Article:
The special thing about Valhalla’s combat is its atmosphere — it’s not just you against an army. You blow your warhorn to rally your crew and what follows is a medieval bloodbath with too many elbows. Axes flash as steel sings above steel, while arrows whizz through the blood-stenched air to send their marks to their makers. It feels like a battle as opposed to a game level, which is reflected in the mission design for major assaults, where you dismantle the clamps keeping drawbridges suspended, raise a portcullis and break its wheel to fix it in place, and annihilate stalwart gates with monstrous Viking battering rams. I’d also like to add that you can send ships laced with oil to explode in the face of a supposedly impenetrable fortress, before piling into the sweltering blaze from the river as part of a bonafide Viking horde. It’s brutal, blustery, and brilliant.

The only real low point of combat for me is that I wish some of the boss design was better. There’s one boss about midway through the game who wields a large polearm, which means their range is pretty wild. Pair this with the fact that they have access to five-part combos — in which the first hit can stunlock you — a healing ability, and an entire army around them, and you’ve got a fight that’s more invested in stacking the odds in the boss’ favour than giving them a gimmick you can exploit with skill. It seems more like a case of ramping the sliders up than designing a boss with nuance — after several deaths I was disappointed to learn that I couldn’t even turn the difficulty down here, and ended up stuck for quite some time.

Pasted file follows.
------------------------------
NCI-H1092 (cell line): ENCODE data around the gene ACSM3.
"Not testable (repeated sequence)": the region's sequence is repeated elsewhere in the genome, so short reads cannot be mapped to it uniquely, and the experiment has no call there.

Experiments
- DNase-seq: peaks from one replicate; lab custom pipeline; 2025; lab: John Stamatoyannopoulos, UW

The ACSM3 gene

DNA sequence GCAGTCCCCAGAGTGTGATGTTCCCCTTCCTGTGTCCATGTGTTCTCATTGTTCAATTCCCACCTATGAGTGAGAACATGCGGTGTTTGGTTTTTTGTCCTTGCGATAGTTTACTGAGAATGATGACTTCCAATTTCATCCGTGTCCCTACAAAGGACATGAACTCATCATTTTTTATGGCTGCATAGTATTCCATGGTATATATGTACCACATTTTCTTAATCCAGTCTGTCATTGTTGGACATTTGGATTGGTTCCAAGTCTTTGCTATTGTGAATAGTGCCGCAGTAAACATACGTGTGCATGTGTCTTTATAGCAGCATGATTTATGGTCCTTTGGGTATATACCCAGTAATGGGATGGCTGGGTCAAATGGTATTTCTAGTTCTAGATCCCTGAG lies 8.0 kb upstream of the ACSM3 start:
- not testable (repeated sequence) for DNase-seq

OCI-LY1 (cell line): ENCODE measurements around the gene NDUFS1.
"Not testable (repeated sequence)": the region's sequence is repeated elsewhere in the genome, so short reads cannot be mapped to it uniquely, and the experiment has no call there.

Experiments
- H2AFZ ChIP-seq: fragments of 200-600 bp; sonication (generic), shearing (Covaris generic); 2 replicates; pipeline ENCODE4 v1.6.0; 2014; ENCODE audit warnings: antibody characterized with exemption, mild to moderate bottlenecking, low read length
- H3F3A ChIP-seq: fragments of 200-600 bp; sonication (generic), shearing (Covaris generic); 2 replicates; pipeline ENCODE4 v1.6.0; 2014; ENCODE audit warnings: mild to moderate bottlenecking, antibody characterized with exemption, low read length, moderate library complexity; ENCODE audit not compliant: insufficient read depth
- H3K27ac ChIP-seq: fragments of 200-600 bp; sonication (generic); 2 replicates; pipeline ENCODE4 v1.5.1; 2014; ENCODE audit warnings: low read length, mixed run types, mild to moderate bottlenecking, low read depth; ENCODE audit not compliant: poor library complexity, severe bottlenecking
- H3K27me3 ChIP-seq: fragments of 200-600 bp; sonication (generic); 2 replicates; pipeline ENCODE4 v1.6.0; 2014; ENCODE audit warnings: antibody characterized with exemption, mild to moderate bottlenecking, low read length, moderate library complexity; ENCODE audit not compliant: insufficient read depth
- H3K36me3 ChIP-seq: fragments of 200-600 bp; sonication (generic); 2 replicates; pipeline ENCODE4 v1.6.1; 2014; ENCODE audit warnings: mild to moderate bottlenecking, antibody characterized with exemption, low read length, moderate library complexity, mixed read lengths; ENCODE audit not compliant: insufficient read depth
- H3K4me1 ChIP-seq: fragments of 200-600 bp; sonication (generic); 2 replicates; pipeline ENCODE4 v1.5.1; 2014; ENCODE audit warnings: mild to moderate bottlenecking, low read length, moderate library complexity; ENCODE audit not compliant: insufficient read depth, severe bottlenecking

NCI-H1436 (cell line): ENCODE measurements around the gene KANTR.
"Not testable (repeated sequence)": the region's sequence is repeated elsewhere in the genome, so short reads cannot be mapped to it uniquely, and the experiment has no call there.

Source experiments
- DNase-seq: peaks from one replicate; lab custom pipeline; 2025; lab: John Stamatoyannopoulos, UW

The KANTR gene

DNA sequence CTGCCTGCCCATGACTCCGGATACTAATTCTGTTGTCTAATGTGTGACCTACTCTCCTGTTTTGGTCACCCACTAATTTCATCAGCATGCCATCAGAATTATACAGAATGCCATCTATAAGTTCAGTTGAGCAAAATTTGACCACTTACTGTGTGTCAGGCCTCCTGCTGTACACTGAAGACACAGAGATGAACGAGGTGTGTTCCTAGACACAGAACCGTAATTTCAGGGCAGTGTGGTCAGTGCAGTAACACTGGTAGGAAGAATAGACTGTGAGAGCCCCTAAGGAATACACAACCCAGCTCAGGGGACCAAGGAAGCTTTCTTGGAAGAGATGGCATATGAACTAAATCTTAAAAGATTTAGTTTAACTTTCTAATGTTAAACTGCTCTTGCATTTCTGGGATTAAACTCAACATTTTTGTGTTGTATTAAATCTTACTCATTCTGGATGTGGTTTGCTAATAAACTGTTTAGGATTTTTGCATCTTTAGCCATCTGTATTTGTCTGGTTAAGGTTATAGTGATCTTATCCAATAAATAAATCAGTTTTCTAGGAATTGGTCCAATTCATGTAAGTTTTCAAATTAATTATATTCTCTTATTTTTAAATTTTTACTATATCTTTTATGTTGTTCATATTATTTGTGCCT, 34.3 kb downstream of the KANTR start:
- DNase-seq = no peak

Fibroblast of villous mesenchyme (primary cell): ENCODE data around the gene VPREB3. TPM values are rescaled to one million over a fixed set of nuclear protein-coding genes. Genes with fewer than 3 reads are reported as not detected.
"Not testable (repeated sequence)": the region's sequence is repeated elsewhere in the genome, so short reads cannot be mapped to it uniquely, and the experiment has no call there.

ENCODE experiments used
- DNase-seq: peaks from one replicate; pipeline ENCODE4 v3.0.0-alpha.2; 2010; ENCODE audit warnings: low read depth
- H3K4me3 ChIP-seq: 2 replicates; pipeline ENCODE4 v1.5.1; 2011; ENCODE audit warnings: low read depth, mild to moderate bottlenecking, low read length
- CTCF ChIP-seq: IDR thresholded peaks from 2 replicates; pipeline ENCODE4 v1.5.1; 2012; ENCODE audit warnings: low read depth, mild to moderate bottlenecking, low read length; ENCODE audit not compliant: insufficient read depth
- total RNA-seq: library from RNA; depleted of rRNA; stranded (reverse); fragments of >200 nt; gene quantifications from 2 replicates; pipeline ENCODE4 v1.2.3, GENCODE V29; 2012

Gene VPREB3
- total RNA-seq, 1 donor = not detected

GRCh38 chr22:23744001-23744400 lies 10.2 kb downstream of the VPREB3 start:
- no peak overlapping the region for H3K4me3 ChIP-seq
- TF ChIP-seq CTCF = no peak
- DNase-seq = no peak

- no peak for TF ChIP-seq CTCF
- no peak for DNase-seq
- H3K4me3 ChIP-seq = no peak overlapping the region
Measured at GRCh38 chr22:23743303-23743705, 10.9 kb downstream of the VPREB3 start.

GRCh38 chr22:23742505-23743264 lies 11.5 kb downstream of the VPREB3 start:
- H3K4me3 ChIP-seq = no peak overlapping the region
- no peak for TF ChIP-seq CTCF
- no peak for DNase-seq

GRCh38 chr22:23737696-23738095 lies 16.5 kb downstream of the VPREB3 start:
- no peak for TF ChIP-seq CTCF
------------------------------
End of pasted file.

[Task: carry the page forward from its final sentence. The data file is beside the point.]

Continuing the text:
It’s still worth it, though. No matter how irritated I got, I was always quickly reminded of why I’d been enraptured with this world from the get-go. Its stunning vistas make exploration a joy, even if that just means sticking your longboat on autopilot and listening to Dag ramble on about how loads of warmaidens thought he was a god, before Bragi butts in and goes, “why didn’t you stay with them then?” I could honestly wander around Valhalla’s England for hours on end, aimlessly meandering through the boroughs of Lunden, or climbing on top of ancient ruins to get a bird’s-eye view of the greenery below. Most of these areas are narratively significant, too, meaning that Valhalla’s pacing is always justified. No two stories are the same in any way except for the fact that they’re pretty much guaranteed to bring you somewhere genuinely beautiful. And even though the story is regimented in that each area has its own individual arc, you don’t really notice its methodical progression because you’re usually just invested in the now. The narrative itself is immensely satisfying, to the point I’d say it’s the most cohesive, fascinating, and inventive story the series has ever seen — by a long shot.

Assassin’s Creed Valhalla was a risk. Not really because it took Vikings as its subject matter — people love Vikings, to the extent that loads of folks are a bit sick of Norse stuff at this point. It was a risk because it compounded the ideals of Assassin’s Creed’s origins and Assassin’s Creed Origins. Fortunately, it turns out that the best game in this series is the one that’s drawn from pretty much everything that came before it, in order to carve out its own unique identity based on the absolute best bits of its many, many predecessors.

Version tested: PC. A review copy was provided by Ubisoft.

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Cian Maher is an Associate Editor at TheGamer. He’s also had work published in The Guardian, The Washington Post, The Verge, Vice, Wired, and more. His favourite game of all time is and always will be The Witcher 3, but he also loves The Last Guardian, NieR: Automata, Dishonored, and pretty much every Pokemon game ever released. You can find him on Twitter @cianmaher0.